Our project management of DESN2000, like our other courses, evolved around the development of one spreadsheet that we jokingly dubbed ‘the Mothership 🛸.’ It held schedules, staff info, project summaries, assessment structures, a detailed timeline for delivery milestones, etc. This approach simplified information access for our co-teachers, was the basis for ongoing process improvements, and ultimately made adopting common approaches among the group as easy as possible.

The mothership spreadsheet proved central in managing complexity across students, staff, teaching systems, schedules, project data, and other administrative detail. Having a one-stop-shop for all data simplified information access and our ability to manage these complex courses as predictable projects.

Example mothership timeline with major touchpoints and stakeholders noted (this excerpt features pre-term items only). In effect, the mothership provided a service blueprint on who, what, and when to engage for succesful course delivery.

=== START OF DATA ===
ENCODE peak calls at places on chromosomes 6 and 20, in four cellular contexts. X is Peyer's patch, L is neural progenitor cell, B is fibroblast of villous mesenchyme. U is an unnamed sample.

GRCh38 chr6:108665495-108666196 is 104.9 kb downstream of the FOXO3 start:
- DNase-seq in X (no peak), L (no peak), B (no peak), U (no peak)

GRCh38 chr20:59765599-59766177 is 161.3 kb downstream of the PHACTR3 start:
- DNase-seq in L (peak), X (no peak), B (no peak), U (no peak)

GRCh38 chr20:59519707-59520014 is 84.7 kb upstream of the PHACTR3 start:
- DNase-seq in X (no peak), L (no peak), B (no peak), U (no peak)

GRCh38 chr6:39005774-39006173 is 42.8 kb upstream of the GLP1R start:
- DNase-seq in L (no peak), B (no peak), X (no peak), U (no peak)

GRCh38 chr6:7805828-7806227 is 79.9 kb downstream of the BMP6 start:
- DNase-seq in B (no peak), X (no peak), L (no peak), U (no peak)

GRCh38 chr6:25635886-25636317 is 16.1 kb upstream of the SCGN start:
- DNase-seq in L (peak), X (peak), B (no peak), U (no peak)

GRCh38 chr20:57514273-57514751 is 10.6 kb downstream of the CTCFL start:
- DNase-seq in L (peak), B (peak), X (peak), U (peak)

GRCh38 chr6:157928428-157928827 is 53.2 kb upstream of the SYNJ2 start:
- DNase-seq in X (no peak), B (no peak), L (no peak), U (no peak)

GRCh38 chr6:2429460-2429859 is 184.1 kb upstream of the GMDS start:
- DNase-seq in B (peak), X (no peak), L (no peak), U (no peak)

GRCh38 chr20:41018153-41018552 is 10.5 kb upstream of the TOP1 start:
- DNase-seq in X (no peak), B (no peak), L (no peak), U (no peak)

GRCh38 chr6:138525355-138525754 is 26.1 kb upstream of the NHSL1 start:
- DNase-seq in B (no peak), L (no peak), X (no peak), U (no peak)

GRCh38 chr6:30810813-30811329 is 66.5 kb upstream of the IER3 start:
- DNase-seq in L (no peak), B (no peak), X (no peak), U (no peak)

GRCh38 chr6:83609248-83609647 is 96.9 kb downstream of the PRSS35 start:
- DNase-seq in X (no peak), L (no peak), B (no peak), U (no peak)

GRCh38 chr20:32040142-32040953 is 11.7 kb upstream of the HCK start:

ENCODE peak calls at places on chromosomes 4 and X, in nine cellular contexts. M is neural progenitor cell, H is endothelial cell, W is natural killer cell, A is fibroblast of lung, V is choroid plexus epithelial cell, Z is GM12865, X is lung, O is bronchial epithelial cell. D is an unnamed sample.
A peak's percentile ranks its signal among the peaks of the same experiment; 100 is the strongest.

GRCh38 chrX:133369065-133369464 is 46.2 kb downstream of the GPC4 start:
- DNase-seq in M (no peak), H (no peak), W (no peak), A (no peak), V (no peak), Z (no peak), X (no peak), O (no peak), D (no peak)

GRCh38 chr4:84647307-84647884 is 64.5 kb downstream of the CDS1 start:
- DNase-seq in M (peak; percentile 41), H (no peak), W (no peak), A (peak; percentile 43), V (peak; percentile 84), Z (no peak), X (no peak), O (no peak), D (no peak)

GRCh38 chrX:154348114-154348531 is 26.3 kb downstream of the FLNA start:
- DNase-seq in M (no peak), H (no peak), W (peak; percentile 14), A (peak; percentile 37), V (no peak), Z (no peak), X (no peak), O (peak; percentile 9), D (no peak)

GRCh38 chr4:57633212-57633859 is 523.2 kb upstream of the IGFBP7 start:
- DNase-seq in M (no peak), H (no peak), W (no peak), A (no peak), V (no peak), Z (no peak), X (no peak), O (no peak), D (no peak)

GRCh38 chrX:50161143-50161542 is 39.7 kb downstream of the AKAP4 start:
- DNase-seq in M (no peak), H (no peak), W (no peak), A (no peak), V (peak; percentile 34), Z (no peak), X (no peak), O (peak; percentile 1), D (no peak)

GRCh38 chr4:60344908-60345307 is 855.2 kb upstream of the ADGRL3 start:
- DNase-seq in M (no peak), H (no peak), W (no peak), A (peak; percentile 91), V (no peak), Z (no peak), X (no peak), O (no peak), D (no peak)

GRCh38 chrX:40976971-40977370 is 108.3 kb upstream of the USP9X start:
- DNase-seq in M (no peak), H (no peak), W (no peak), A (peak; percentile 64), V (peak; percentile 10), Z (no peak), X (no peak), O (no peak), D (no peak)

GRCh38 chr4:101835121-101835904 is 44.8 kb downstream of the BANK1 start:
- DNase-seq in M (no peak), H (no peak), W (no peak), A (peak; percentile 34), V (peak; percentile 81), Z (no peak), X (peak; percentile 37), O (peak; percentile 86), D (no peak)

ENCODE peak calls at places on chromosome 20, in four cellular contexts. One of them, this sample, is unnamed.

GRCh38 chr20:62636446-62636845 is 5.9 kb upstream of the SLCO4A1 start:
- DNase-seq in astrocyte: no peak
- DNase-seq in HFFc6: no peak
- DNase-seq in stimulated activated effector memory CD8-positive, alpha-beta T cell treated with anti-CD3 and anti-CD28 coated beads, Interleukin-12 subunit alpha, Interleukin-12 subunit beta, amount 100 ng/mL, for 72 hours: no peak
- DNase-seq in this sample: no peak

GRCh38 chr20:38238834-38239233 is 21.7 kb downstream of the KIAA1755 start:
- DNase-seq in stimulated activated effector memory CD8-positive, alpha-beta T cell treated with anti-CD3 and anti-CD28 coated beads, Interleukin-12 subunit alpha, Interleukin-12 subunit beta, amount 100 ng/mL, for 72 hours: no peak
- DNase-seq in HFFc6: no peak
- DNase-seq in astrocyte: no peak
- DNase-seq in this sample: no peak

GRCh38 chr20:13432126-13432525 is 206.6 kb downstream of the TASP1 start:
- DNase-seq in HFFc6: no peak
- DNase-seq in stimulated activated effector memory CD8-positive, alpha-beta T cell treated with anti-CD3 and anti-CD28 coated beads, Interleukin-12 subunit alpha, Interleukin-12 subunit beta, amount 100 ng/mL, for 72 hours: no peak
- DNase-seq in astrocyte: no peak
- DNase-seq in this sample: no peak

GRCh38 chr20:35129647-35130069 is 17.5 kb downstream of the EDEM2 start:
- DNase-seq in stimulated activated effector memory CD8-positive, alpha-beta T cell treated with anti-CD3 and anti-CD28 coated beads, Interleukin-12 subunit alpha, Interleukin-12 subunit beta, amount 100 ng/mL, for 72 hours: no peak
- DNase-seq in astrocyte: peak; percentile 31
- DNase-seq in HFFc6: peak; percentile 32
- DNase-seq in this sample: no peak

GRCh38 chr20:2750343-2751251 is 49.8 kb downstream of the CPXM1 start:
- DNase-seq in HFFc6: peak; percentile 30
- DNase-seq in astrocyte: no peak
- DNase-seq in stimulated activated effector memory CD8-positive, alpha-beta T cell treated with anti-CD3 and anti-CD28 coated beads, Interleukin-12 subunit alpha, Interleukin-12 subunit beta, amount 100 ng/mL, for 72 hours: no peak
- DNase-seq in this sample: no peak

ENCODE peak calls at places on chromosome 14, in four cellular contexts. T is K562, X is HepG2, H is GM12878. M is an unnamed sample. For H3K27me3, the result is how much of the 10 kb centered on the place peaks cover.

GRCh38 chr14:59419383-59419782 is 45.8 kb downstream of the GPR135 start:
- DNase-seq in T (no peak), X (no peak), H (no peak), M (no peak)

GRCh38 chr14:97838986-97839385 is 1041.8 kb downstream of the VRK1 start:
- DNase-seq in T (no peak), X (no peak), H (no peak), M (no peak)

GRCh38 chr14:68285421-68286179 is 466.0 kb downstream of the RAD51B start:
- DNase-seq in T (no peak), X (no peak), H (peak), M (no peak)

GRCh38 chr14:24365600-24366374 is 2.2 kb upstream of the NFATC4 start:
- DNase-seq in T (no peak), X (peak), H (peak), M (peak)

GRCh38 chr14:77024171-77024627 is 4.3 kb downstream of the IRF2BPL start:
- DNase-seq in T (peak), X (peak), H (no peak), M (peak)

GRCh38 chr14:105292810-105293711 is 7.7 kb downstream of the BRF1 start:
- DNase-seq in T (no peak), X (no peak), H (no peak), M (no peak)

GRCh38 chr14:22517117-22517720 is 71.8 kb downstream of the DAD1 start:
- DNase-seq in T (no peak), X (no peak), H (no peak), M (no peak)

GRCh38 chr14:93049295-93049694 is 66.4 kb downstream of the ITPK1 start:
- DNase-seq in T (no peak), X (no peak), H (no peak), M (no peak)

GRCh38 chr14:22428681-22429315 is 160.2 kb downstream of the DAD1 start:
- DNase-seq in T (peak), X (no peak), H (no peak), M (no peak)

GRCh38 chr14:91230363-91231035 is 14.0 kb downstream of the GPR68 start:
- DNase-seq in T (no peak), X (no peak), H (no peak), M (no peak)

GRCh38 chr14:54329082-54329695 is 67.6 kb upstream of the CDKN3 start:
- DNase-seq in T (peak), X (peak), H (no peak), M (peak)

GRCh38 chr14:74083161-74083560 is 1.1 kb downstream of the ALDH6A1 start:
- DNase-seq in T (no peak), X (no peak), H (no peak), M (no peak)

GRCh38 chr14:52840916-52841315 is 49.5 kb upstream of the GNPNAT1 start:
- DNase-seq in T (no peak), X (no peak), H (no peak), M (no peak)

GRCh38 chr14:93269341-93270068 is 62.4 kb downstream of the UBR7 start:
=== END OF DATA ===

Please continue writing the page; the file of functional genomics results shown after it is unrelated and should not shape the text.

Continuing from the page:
In its first year, within our unit we had a truly collaborative approach to developing materials, managing teaching admin tasks, and running coordinator meetings. We realised that strategic and tactical matters were relevant to all of us, but operational details were best distributed to one person per course. I also sought to automate some of the repetitive tasks involved.

The unfolding pandemic complicated our delivery but we quickly adopted online platforms for teaching, including MS Teams and Zoom, and made the most of lecture livestreams. This allowed us and co-teaching academics to focus on doing our best work teaching design skills.

Refinement after the first year

By its second year, our approach to DESN2000 had developed in four significant ways:

  1. It was no longer our only course: Engineering’s first-year design course, ENGG1000, one of the largest courses at UNSW and certainly its most complex course, was now under our stewardship. This brought much useful insight and additional workload.
  2. Four more programs would join the course, bringing the number of streams to ten and expected student numbers up to 1500 per year.
  3. More so than in our first year, we needed to be systemic in our delivery to ensure efficiency and quality.
  4. Its focus would move closer to user-centred design, giving it a distinct focus in our design thread.